There are no set criteria for discharge readiness. In general, patients who have maintained O2 saturation on room air for 48 hours, maintaining ambulatory O2 saturation, and have improving respiratory symptoms and stable labs are likely ready for discharge. Patients can be discharged with a pending COVID test if they are clinically improving (with the exception of patients being discharged to a congregate setting or patients who are particularly high risk). In general, patients do not need to stay in house to complete entire courses of COVID meds (such as hydroxychloroquine). If a patient is on a trajectory of continued clinical improvement, discharge can be considered even if the patient continues to have intermittent fevers or some residual dyspnea. In some cases, patients can be sent home on supplementary O2 if they are otherwise on a trajectory of clinical improvement and have close post- discharge follow-up.
Brigham April 12
Consider discharge for patients’ who meet the following clinical criteria:
• Resolution of fever >48 hours without antipyretics
• Improvement in illness signs and symptoms (cough, shortness of breath, and oxygen requirement) Ensure patient has necessary resources and social support to maintain home isolation:
See full text of protocol for detailed checklist.
NOTE: CMS has waived the “3 midnights rule” – patients no longer need to stay x3 midnights to qualify for SNF admission
For geriatric patients, create a discharge plan starting on the first day.
Creative discharge solutions may also be necessary when resources and health system capacities are limited. Clinicians caring for COVID-19 patients should communicate with experts as appropriate (e.g. Infectious Disease)
prior to discharge to obtain a firm understanding of the patient’s clinical course and clinical stability for discharge.
Expert input may be necessary to determine if and when a patient is at risk for clinical deterioration.
As early as possible (i.e. once COVID-19 testing is definitively positive), clinicians should communicate closely with Infectious Disease and/or Infection Control experts to clarify the latest laboratory/virologic test criteria and methods that are warranted for both patient discharge and after discharge. In general, local health department will direct and guide COVID-specific lab testing.
Specifically, the local health department should seek to communicate the following with the team planning hospital discharge: whether test positivity is warranted prior to discharge (depending on the patient’s unique clinical factors and post-discharge destination); the interval and frequency of post-discharge testing; and testing criteria that may be required for home quarantine (and its cessation).
Clinicians and hospital case management should seek expert input (e.g. Infectious Disease, Pulmonary) if necessary to obtain a realistic expectation of the patient’s projected clinical trajectory and recovery after hospital discharge.
Clinicians must provide explicit guidance and return precautions for the evaluation of concerning symptoms after discharge, specifically fever and/or symptoms of respiratory illness. Clinicians should also explicit clarify who COVID-19 patients must contact for questions or concerning symptoms after discharge (local departments of public health are typically responsible for coordination and management of post-discharge care).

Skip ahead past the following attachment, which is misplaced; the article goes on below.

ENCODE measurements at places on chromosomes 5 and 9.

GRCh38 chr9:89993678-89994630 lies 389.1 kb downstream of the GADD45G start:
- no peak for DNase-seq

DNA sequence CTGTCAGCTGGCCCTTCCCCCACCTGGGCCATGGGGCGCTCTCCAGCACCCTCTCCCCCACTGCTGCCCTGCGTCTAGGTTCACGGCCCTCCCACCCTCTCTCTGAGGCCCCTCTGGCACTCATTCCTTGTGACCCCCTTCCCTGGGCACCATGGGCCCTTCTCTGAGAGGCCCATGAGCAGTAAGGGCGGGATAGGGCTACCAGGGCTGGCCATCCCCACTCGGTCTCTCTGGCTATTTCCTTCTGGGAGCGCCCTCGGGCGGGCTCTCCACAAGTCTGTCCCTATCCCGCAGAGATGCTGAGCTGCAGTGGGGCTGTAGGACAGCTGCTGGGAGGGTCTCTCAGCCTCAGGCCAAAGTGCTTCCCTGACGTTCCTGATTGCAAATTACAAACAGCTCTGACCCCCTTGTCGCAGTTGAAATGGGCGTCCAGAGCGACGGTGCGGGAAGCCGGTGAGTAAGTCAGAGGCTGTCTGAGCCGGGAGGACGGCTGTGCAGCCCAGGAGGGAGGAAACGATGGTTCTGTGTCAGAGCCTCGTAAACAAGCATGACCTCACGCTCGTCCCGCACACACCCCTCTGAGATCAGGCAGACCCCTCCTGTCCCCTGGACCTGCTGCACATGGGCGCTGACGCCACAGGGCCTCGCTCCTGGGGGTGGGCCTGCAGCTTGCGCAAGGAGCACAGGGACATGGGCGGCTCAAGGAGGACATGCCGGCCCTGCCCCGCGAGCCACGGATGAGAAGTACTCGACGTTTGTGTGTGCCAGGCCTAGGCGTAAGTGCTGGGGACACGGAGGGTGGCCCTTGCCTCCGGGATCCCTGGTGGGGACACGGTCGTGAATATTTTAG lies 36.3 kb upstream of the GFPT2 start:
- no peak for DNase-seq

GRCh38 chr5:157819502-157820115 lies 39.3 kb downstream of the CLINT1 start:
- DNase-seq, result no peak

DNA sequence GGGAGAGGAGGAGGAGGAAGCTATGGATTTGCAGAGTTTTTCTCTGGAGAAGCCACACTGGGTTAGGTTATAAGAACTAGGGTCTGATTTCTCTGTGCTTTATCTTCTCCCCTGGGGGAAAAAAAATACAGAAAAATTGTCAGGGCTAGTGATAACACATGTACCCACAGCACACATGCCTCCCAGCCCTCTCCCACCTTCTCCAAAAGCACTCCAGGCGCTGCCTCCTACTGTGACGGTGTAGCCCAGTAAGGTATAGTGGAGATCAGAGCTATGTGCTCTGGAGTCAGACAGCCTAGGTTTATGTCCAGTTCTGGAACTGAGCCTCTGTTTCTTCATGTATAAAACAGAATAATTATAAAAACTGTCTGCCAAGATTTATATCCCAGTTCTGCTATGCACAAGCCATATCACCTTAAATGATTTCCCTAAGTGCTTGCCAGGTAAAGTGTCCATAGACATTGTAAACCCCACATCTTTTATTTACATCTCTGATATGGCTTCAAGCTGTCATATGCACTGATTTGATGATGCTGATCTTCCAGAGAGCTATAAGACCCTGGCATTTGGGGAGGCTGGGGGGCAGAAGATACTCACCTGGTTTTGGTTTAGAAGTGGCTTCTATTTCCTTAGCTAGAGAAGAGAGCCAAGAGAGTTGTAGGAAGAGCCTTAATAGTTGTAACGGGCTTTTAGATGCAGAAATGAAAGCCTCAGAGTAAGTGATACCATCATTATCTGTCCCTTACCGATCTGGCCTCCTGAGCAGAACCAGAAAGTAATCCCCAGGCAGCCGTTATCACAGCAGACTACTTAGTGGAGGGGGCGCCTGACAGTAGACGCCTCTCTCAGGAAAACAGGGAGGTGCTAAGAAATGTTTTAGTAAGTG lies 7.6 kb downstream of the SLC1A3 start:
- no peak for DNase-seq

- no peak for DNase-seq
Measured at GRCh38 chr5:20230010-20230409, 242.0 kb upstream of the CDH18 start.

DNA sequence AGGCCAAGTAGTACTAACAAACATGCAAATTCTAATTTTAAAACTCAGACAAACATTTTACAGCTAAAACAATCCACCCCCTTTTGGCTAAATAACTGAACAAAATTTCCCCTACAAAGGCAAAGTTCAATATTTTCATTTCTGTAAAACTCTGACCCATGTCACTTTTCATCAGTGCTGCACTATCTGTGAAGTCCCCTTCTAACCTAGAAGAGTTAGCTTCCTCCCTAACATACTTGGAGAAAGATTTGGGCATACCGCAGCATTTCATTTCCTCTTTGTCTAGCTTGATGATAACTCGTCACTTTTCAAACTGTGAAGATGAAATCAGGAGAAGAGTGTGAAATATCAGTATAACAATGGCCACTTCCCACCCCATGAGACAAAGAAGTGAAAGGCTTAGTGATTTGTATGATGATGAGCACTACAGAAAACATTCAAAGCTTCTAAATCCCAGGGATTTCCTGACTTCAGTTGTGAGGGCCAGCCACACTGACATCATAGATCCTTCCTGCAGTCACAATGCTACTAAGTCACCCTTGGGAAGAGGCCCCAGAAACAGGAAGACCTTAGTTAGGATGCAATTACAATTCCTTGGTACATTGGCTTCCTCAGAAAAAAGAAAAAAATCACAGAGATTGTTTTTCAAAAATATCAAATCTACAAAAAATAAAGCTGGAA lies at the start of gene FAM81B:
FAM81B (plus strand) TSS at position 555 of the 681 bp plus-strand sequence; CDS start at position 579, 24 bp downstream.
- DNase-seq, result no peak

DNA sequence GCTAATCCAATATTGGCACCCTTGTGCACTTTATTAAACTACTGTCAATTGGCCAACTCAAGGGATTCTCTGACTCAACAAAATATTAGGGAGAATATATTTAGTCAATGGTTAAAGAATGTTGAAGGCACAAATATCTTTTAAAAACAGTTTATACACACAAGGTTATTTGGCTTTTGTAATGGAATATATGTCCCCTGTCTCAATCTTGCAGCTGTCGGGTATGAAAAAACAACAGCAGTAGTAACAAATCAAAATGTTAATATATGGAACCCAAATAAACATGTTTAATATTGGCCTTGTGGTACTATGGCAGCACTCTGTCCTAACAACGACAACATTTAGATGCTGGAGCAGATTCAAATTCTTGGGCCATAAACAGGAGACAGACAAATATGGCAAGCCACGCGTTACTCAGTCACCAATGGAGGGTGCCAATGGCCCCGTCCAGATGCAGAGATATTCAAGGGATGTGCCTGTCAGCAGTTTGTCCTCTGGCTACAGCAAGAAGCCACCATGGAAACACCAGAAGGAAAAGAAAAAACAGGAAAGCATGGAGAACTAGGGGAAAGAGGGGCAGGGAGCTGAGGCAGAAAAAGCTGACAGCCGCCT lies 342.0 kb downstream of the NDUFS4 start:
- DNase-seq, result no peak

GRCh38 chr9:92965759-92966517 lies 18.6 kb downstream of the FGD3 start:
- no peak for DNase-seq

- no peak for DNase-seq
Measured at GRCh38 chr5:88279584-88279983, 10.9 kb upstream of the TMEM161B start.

Clinicians should utilize prepared communication tools to help COVID-19 patients and their families with anticipatory guidance after discharge. It is strongly suggested that this education occur as early as possible in the patient’s hospital course and not merely immediately prior to the time discharge.
See full guidance for additional considerations regarding home health needs and their effect on discharge planning.
Yale April 3
No fever for at least 48 hours prior to discharge, off antipyretics.
Stable oxygen saturation for at least 48 hours, no more than 2 l/m continuous oxygen, or if patient was previously on oxygen, within 1-2 l/m of baseline rate and not more than 5 l/l absolute.
Stable or improving inflammatory markers (CRP, absolute lymphocyte count are priorities; Other markers like Ferritin may lag). Values do NOT need to have normalized prior to discharge.
Other relevant clinical variables improved
Patient understands home care and self-isolation instructions, has access to prompt follow-up care.
ACEP–American College of Emergency Physicians IDSA–Infectious Disease Society of America ATS–American Thoracic Society
ACCP– American College of Chest Physicians ECDC–European Centers for Disease Control and Prevention CDC–Centers for Disease Control and Prevention NHS–National Health Service (UK)
WHO–World Health Organization
March 31: Initial report.
April 15: New guidance from ACEP, IDSA, ATS, ACCP added, older and uninformative sources deleted. Guidance from MGH updated, new guidance from Brigham and Yale added. New summary points reflecting the new guidance.
Definition of terms
Guideline: Guidance developed by a professional society or government agency, intended for use at multiple hospitals.
Policy: Guidance developed at a hospital for use at that hospital. It may be based on guidelines or on expert opinion.
About this report
A Rapid Guidance Summary is a focused synopsis of recommendations from selected guideline issuers and health care systems, intended to provide guidance to Penn Medicine providers and administrators during times when latest guidance is urgently needed. It is not based on a complete systematic review of the evidence. Please see the CEP web site for further details on the methods for developing these reports.
Lead analyst: Matthew D. Mitchell, PhD (CEP) Evidence team leader: Emilia J. Flores, PhD, RN (CEP) Reviewer: Nikhil K. Mull, MD (CEP)
©2020 Trustees of the University of Pennsylvania